No, but alignment is done to correct an alignment issue. Sounds strange but I was just thinking that if the boots are being fitted for a snug fit and everything seems well and swell then it might indeed be an alignment issue which is in fact done to the boots to compensate for the alignment glitches reining from the skier himself. He had the same issues with all the boots.

post #14 of 22
Quote:
Originally Posted by Cgrandy View Post
 

Ankles seem pretty much equal in motion and flexibility.

Pretty "normal feet",  good flex in all the joints,  no history of injury.

 

I like soft boots, but also ski Head World Cup.  It's a good boot and fit's like a glove.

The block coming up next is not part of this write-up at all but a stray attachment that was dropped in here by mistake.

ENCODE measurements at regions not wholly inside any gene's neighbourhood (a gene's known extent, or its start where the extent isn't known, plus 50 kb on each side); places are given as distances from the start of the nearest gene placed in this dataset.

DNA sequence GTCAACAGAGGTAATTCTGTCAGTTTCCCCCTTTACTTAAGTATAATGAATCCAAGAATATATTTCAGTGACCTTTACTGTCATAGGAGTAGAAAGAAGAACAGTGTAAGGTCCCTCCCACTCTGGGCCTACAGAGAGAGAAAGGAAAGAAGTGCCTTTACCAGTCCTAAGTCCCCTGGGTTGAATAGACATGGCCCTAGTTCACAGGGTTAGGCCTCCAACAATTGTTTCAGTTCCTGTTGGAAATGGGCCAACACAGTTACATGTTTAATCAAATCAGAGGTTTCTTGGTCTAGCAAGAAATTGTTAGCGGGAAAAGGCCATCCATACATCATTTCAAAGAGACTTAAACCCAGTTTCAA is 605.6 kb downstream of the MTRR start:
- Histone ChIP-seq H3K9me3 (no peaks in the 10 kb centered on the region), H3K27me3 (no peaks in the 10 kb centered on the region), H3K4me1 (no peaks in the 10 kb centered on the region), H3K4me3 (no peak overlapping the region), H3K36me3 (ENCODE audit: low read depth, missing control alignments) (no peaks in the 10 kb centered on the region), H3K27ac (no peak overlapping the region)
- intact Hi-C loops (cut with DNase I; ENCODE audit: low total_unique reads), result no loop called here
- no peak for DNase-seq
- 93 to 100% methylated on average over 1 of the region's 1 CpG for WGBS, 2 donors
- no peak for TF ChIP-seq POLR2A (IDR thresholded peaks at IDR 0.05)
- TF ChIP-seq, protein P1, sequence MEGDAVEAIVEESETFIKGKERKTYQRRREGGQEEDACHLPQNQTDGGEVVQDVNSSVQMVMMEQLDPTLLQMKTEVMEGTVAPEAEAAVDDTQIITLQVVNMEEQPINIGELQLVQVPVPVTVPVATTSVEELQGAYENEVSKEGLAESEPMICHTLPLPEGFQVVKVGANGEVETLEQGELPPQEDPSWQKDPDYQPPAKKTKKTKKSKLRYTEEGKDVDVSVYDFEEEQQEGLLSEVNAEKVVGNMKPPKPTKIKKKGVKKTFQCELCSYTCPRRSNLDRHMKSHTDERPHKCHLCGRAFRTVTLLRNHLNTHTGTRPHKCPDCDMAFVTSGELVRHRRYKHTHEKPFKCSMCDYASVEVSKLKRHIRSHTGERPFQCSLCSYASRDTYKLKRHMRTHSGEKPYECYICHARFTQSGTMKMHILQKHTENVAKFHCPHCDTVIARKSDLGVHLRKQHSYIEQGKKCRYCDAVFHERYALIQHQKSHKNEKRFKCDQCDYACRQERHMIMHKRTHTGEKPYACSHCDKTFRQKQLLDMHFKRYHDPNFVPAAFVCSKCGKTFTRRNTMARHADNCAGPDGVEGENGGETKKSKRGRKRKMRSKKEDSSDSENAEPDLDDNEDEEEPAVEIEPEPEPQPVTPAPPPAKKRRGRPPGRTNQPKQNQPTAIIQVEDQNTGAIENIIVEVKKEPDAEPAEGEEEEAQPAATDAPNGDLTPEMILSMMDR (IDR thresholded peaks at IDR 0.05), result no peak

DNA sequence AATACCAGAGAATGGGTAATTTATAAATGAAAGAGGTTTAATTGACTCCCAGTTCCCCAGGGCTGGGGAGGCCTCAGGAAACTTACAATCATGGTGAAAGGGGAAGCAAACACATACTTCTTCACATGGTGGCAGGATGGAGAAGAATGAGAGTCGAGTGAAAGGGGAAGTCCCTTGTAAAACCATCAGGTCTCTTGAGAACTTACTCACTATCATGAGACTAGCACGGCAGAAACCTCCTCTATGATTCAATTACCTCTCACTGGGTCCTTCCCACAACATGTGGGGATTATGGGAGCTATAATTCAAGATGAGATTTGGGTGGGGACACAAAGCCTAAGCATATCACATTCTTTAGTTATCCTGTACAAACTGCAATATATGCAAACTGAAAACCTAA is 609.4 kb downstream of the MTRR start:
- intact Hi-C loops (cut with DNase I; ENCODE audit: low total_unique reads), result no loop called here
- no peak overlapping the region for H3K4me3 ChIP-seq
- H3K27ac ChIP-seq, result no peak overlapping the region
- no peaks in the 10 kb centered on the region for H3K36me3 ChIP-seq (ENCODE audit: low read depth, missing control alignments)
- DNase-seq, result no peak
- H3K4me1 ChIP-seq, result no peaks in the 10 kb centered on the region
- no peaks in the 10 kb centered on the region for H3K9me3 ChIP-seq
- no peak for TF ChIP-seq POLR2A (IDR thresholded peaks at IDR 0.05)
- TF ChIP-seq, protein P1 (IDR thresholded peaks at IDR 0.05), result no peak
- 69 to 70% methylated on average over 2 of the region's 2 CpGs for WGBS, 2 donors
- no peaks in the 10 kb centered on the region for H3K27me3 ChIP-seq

My "daily foot wear" is fitted to take up extra room in the ankles by gluing in leather and cork pads to the inside of the shell.  then custom shaping the pads with pencil grinder, files and sand paper.  There is comfortable contact  on either side of the A. tendon just as the heel swells.  So,  "looseness" is not something that is going un-noticed.

 

A video would be helpful.

 

T

post #15 of 22
Quote:
Originally Posted by tdk6 View Post
 
Quote:
Originally Posted by Jamt View Post
 

Not sure I'm getting you -alignment is done to the boots! Alignment is not done to correct a boot issue, it is done to correct or compensate for a biomechanical issue. Boot fitting though is another thing.